Unemployment is high across the U.S., but some states are better than others at creating jobs. Texas Governor Rick Perry cast a spotlight on this when he entered the presidential race. His fast-growing state accounts for as much as half of all net U.S. jobs since mid-2009. Texas is part of a broader pattern, from which all states can learn.
Research shows that states keeping costs low for business have enjoyed better job growth during the past couple of decades. The low costs appear to be more important than other advantages often associated with higher spending, including infrastructure and an appealing quality of life.
Those findings emerge in a recent paper by Jed Kolko and Marisol Cuellar Mejia of the Public Policy Institute of California, along with David Neumark of the University of California at Irvine. The researchers compared states by digging into almost a dozen indexes that rank business-climate attractiveness.
These indexes are only rough guides to policy, and vary in the importance they place on factors such as education, taxes and regulation. Comparing them, though, does highlight important differences across states.
Five indexes have much in common, broadly capturing the cost of doing business, including taxes, regulations and the courts. States ranking highly on one such index tend to score well on other indexes in this group. Five other indexes give less weight to the cost side. They instead emphasize factors ranging from policies trying to nurture startups to those leaning against income inequality.
Many states do well on some indexes and poorly on others. From 1992 to 2009, Texas had the fifth-best business climate, according to one cost-centered index, but scored third-worst on an index that didn’t emphasize costs. Massachusetts, on the other hand, ranked poorly on the cost indexes but was in the top four on several others.
The cost-based indexes do a better job of explaining employment growth. In one such ranking, controlling for other factors, the researchers found that the 10th-worst state could boost job growth by 0.3 percentage point a year if it could match the business climate of the 10th-best state. As the average employment growth for states was 1.15 percent a year, that is a huge potential gain.
Much of a state’s relative economic success is beyond the control of its lawmakers and governor, of course, especially in the short term. Nice weather attracts workers. Geography and history influence where industries are situated, and thus a state’s exposure to different types of boom and bust. High-tech zones in California were hit hard by the dot-com recession a decade ago. Energy-rich Texas suffered in the oil-and-gas bust of the 1980s.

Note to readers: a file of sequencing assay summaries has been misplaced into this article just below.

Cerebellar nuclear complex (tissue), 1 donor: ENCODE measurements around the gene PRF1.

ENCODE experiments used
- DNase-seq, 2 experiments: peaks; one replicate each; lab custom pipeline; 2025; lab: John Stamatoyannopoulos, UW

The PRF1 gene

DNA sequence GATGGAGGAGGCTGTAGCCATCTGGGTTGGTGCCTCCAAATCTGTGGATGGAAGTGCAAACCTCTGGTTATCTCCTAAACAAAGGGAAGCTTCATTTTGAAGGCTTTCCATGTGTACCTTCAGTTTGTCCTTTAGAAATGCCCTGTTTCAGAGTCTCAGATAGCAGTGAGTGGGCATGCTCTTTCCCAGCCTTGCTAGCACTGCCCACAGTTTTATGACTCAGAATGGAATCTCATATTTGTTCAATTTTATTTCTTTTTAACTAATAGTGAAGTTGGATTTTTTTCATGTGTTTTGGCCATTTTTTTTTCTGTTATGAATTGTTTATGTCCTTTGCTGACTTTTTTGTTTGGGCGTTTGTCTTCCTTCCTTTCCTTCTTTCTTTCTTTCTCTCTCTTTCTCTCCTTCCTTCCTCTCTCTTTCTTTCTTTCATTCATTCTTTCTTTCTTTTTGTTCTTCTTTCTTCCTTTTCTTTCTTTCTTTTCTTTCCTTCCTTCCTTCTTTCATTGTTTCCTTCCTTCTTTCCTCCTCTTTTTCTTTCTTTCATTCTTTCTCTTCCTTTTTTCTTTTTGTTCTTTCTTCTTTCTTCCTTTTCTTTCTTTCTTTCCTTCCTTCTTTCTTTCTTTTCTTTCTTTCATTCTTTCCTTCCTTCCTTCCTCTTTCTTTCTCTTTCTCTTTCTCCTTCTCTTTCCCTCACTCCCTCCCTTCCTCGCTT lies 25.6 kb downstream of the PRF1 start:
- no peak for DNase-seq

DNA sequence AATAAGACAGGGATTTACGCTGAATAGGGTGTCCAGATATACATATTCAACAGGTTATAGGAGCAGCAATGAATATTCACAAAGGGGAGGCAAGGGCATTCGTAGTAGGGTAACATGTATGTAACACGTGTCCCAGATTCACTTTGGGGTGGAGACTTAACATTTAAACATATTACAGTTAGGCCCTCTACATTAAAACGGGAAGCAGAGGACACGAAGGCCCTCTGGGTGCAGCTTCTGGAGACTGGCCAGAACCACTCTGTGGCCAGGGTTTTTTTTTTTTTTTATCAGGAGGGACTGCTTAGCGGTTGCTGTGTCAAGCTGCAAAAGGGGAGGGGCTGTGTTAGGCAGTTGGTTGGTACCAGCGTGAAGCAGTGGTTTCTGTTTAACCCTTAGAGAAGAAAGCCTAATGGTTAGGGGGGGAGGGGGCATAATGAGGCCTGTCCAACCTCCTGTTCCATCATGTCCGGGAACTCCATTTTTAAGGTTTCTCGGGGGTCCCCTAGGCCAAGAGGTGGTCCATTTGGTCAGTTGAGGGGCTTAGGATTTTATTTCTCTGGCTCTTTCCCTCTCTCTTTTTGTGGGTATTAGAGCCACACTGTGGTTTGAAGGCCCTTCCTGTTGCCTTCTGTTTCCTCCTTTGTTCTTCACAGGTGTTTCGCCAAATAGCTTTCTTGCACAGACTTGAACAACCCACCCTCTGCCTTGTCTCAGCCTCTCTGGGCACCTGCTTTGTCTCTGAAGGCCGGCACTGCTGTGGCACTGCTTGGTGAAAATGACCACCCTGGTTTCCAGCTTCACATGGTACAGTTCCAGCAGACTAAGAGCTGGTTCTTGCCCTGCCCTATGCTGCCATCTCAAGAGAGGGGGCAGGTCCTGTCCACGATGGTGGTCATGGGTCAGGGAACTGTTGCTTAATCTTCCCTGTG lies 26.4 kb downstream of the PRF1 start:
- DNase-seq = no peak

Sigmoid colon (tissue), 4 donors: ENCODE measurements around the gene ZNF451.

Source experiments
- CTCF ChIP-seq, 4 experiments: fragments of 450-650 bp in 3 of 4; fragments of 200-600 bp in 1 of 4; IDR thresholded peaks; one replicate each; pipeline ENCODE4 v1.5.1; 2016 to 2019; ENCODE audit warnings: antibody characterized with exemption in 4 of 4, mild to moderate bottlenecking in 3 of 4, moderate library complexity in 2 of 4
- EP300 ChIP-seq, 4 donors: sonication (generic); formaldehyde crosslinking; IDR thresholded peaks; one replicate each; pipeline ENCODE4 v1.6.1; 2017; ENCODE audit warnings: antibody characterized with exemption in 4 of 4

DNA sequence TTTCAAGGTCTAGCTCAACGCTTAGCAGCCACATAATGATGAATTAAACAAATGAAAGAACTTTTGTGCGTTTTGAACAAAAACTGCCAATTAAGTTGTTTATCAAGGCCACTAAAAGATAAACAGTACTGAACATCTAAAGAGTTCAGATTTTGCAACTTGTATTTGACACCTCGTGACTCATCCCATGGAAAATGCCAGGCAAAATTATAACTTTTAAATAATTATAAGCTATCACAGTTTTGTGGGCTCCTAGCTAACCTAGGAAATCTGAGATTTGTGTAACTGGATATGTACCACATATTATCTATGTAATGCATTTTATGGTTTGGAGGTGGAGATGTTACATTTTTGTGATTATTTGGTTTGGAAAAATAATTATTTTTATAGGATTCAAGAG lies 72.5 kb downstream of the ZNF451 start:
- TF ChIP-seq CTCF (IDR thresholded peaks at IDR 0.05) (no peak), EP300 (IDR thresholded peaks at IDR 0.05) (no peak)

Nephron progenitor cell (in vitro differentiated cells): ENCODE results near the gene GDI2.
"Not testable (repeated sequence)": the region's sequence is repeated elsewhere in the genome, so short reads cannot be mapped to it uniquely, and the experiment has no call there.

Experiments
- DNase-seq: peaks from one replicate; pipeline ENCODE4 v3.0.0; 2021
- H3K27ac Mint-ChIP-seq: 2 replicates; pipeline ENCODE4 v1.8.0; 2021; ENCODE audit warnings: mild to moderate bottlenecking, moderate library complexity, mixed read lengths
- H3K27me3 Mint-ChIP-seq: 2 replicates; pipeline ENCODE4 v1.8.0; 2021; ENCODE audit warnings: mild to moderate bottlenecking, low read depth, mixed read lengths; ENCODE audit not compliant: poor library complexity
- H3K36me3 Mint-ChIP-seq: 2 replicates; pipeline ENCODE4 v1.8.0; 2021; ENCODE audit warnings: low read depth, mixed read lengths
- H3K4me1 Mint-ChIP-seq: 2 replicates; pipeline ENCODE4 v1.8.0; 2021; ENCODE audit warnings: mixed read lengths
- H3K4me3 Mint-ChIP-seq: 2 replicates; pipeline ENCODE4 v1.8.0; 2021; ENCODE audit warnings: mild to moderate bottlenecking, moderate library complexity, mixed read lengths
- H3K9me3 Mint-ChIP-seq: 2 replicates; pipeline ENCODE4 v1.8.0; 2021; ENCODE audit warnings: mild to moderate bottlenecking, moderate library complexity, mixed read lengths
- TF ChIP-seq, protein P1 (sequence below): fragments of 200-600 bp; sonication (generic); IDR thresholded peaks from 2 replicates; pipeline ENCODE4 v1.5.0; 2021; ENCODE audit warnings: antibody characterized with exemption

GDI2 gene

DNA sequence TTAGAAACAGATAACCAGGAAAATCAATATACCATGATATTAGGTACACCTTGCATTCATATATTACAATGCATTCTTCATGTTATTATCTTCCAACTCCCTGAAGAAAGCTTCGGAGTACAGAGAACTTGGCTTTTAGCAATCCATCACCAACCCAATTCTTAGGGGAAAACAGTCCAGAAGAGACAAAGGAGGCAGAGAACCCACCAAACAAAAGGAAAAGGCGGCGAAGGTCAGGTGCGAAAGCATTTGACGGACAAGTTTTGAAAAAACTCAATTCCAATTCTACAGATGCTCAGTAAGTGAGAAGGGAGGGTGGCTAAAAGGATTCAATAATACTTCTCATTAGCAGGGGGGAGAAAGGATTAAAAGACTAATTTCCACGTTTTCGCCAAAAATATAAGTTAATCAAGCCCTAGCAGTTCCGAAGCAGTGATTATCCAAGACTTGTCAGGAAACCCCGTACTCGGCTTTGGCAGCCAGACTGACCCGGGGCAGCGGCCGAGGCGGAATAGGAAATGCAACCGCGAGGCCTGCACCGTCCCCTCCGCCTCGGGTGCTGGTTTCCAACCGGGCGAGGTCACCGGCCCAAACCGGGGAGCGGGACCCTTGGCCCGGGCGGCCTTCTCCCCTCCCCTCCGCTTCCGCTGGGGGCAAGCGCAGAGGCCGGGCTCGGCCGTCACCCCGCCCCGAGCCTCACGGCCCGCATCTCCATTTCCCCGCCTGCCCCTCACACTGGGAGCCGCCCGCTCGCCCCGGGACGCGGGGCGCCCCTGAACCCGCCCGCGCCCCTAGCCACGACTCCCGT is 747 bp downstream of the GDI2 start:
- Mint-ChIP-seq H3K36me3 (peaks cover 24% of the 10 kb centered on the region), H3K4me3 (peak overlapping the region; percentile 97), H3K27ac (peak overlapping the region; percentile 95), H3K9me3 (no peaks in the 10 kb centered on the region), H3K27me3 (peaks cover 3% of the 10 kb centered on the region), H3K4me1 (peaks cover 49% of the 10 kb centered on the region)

More subtly, cultural and institutional factors that make a place ripe for growth tend to go hand-in-hand. The effects of specific policies can be hard to isolate.
Keeping Costs Down
Still, the low-cost pattern stands out. States scoring well on business-cost indexes have had faster growth in wages and economic output. Their faster rates of net employment growth include a better record of creating jobs by startups. This mechanism is important: Research by John Haltiwanger of the University of Maryland and co-authors at the Census Bureau has found that startups and other young companies disproportionately drive job creation.
By scrutinizing the cost-based indexes, the California researchers pinpointed which costs most affect job growth. An efficient corporate tax code, with a broad, simple base and low rates, helps a great deal. In particular, the relative absence of special tax credits, or different tax treatment for certain firms, seems crucial.
Some companies may move to states where their taxes are simple and low; others may find it easier to get started in those states. Both types of employer may create jobs faster in states where the tax code isn’t distorting their activity as much.
A Few Caveats
Before America’s governors rush to cut business taxes, they should consider a few caveats. First, a state may have higher taxes and spending (especially on programs that address unemployment and poverty) because its job growth is slow, not the other way around. The researchers cannot rule out that possibility. But they think they have limited this prospect by comparing across states over two decades, so short-term slumps that boost welfare spending shouldn’t be driving their findings.
Second, leaders must make trade-offs. Creating employment is a compelling goal, especially during a fierce slump. Still, spending money to counter poverty, or to make a state more pleasant to live in, is also important to voters in many places.
Even for states very different from Texas, however, lessons still hold. One is that the corporate tax code matters. If you’re going to tax more so you can spend more, you had better do it with simple taxes on a broad base, to mitigate the effect on job growth.
Another is that if states with high government spending are creating fewer jobs, they should look closely at where that money goes. A well-educated workforce is good, for example, but high education spending doesn’t automatically create one. Schools must be well run, and the money well spent.
Even with good policies, states can create only so much employment in a slumping national economy. But they can take steps to help themselves.
(Brian Barry is an economics professor and executive director of the Initiative on Global Markets at the University of Chicago Booth School of Business, and a contributor to Business Class. Opinions expressed are his own.)
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